As bushfires ravaged his homeland, Australian adventurer and environmentalist Huw Kingston was thousands of miles away. Having returned early to his community as the fire approached, he reflects on what the fires mean for the world, now and in the future

Today, late January, is another day where smoke wafts into the house and stings my eyes. Another night just passed with the sky glowing red from fires burning in the deep gullies below Bundanoon, my little town in New South Wales. It has been like this for weeks now. The sound of sirens, the sight and smell of smoke. This is our summer.

In the months before this summer had even begun, millions of hectares in northern New South Wales and southern Queensland had burnt, and millions of animals had been killed. Dozens of properties had been destroyed by October, nearly 500 by November. Lives were tragically lost.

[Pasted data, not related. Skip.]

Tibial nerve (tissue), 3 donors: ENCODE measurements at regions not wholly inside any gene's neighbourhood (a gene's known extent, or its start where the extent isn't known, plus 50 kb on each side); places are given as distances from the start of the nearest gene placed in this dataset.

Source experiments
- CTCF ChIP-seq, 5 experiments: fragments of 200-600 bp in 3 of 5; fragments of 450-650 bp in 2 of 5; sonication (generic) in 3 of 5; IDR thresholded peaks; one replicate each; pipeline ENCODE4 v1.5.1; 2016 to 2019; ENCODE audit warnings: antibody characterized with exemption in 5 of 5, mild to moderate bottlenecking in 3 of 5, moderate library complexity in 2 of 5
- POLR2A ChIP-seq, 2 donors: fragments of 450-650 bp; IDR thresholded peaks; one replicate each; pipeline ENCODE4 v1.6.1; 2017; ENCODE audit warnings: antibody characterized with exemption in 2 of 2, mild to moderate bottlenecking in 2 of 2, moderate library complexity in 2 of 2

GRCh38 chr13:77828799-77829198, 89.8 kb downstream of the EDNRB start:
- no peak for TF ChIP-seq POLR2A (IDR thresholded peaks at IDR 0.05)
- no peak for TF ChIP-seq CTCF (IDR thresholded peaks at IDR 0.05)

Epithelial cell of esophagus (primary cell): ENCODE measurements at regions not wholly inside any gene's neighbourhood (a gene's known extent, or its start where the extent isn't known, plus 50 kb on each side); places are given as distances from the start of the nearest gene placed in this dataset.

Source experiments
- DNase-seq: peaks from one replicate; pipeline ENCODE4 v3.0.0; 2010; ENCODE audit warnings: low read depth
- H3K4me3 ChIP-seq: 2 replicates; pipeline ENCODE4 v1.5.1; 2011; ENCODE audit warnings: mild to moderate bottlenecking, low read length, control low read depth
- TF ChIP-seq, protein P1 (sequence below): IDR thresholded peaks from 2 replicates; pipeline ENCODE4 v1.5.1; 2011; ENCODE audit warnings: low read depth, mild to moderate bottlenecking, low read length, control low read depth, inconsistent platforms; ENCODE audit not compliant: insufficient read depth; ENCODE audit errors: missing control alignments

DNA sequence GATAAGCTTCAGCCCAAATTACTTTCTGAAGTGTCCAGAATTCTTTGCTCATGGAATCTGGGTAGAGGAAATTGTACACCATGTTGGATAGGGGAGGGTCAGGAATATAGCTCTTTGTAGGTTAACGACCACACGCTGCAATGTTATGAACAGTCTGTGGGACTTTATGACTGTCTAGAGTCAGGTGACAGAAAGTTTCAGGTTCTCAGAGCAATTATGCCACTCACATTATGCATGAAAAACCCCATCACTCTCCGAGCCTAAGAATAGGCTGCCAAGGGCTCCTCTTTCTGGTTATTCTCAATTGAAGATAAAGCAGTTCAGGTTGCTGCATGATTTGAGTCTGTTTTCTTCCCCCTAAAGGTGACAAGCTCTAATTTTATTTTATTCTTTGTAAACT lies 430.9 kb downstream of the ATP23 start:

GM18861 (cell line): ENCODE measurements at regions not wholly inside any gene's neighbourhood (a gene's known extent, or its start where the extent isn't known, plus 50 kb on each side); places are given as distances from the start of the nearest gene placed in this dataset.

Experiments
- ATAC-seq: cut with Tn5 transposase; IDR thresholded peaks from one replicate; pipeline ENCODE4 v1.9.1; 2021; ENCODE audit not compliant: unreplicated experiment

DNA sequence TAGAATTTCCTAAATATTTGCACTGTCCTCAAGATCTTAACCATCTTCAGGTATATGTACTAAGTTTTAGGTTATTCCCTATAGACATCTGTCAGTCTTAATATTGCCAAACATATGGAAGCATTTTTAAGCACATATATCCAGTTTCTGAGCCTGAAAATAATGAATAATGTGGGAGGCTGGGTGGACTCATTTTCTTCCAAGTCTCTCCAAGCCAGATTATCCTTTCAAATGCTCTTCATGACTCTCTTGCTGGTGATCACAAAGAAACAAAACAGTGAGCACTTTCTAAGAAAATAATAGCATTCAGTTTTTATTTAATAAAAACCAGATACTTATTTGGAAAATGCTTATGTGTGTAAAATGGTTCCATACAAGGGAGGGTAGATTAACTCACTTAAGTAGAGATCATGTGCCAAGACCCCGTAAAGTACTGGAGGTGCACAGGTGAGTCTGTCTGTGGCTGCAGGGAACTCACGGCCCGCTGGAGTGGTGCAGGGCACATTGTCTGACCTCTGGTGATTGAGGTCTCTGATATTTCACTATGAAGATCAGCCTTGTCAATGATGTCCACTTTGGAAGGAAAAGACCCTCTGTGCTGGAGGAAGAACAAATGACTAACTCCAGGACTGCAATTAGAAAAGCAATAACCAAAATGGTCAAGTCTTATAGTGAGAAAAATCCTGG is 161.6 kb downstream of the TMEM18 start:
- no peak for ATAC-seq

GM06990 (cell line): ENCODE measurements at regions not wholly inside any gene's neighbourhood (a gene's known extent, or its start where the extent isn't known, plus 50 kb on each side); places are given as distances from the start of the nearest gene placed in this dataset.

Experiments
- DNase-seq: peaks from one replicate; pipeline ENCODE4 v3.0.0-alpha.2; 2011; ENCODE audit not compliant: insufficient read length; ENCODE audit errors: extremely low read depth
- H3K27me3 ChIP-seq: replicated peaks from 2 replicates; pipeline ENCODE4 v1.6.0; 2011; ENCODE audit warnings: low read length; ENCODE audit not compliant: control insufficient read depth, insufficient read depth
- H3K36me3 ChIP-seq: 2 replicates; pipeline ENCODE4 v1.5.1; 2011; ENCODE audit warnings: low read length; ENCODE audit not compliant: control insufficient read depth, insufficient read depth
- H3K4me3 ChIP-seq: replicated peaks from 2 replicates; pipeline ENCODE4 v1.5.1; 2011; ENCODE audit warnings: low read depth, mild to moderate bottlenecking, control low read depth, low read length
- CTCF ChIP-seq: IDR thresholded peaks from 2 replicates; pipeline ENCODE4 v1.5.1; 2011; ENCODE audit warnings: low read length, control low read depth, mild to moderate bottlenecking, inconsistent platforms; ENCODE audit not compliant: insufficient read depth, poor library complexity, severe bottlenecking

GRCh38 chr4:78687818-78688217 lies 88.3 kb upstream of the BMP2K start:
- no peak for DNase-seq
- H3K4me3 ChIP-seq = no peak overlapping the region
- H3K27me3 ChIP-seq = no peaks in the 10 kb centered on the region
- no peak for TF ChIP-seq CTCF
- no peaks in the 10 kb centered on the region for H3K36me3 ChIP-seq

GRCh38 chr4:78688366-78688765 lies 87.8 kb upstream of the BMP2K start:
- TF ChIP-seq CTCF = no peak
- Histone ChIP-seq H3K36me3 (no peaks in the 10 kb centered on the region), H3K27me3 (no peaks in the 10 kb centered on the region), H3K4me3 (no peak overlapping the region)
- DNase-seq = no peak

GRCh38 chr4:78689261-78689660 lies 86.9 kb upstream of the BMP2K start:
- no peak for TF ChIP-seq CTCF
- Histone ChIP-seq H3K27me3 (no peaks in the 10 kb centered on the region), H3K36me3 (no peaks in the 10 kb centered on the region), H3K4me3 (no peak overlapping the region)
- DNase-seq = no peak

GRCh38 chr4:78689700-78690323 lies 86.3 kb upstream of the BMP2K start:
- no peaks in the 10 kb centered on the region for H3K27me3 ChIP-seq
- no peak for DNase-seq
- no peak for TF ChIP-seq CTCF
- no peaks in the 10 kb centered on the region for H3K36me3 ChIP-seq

During those weeks before I flew to Europe in early December, the beast had moved south, closer to home, but still a distance away. I felt a little nervous to be leaving. Our prime minister, a man who had once carried a lump of coal into our parliament and, laughing, told us not to be afraid of it, was also taking a holiday. Despite the unfolding catastrophe back home, he relaxed on Hawaii.